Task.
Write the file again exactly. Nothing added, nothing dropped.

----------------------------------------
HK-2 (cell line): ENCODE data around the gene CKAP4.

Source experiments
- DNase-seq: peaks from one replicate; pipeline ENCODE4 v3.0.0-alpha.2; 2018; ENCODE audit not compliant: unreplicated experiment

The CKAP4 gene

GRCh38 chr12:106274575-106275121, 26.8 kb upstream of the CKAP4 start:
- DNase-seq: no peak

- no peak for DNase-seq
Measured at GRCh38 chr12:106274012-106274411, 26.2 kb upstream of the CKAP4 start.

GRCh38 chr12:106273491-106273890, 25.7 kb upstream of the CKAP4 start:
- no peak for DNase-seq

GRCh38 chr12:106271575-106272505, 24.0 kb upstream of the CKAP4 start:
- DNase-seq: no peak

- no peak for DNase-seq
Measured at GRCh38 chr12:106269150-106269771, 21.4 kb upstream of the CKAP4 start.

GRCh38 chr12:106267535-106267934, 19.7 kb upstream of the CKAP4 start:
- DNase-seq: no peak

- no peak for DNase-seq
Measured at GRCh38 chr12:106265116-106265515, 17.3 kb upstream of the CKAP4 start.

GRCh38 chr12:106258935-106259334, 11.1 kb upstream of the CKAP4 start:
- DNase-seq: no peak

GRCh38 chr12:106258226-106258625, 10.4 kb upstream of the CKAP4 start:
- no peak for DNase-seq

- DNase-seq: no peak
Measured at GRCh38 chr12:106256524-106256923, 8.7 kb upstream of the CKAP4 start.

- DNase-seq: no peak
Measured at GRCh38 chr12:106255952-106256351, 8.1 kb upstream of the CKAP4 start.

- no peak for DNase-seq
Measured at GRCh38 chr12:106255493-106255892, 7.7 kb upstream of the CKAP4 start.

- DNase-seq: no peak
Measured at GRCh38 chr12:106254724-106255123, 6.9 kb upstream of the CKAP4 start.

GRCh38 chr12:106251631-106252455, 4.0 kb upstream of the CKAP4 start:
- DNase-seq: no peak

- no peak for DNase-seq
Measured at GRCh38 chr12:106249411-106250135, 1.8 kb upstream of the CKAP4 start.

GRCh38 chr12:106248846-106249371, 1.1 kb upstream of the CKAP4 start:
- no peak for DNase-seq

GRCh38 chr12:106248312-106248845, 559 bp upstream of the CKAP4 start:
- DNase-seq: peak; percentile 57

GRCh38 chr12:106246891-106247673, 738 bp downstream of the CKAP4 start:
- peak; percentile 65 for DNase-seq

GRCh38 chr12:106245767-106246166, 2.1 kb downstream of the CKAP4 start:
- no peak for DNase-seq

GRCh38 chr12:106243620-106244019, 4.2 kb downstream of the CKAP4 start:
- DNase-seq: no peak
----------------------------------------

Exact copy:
HK-2 (cell line): ENCODE data around the gene CKAP4.

Source experiments
- DNase-seq: peaks from one replicate; pipeline ENCODE4 v3.0.0-alpha.2; 2018; ENCODE audit not compliant: unreplicated experiment

The CKAP4 gene

GRCh38 chr12:106274575-106275121, 26.8 kb upstream of the CKAP4 start:
- DNase-seq: no peak

- no peak for DNase-seq
Measured at GRCh38 chr12:106274012-106274411, 26.2 kb upstream of the CKAP4 start.

GRCh38 chr12:106273491-106273890, 25.7 kb upstream of the CKAP4 start:
- no peak for DNase-seq

GRCh38 chr12:106271575-106272505, 24.0 kb upstream of the CKAP4 start:
- DNase-seq: no peak

- no peak for DNase-seq
Measured at GRCh38 chr12:106269150-106269771, 21.4 kb upstream of the CKAP4 start.

GRCh38 chr12:106267535-106267934, 19.7 kb upstream of the CKAP4 start:
- DNase-seq: no peak

- no peak for DNase-seq
Measured at GRCh38 chr12:106265116-106265515, 17.3 kb upstream of the CKAP4 start.

GRCh38 chr12:106258935-106259334, 11.1 kb upstream of the CKAP4 start:
- DNase-seq: no peak

GRCh38 chr12:106258226-106258625, 10.4 kb upstream of the CKAP4 start:
- no peak for DNase-seq

- DNase-seq: no peak
Measured at GRCh38 chr12:106256524-106256923, 8.7 kb upstream of the CKAP4 start.

- DNase-seq: no peak
Measured at GRCh38 chr12:106255952-106256351, 8.1 kb upstream of the CKAP4 start.

- no peak for DNase-seq
Measured at GRCh38 chr12:106255493-106255892, 7.7 kb upstream of the CKAP4 start.

- DNase-seq: no peak
Measured at GRCh38 chr12:106254724-106255123, 6.9 kb upstream of the CKAP4 start.

GRCh38 chr12:106251631-106252455, 4.0 kb upstream of the CKAP4 start:
- DNase-seq: no peak

- no peak for DNase-seq
Measured at GRCh38 chr12:106249411-106250135, 1.8 kb upstream of the CKAP4 start.

GRCh38 chr12:106248846-106249371, 1.1 kb upstream of the CKAP4 start:
- no peak for DNase-seq

GRCh38 chr12:106248312-106248845, 559 bp upstream of the CKAP4 start:
- DNase-seq: peak; percentile 57

GRCh38 chr12:106246891-106247673, 738 bp downstream of the CKAP4 start:
- peak; percentile 65 for DNase-seq

GRCh38 chr12:106245767-106246166, 2.1 kb downstream of the CKAP4 start:
- no peak for DNase-seq

GRCh38 chr12:106243620-106244019, 4.2 kb downstream of the CKAP4 start:
- DNase-seq: no peak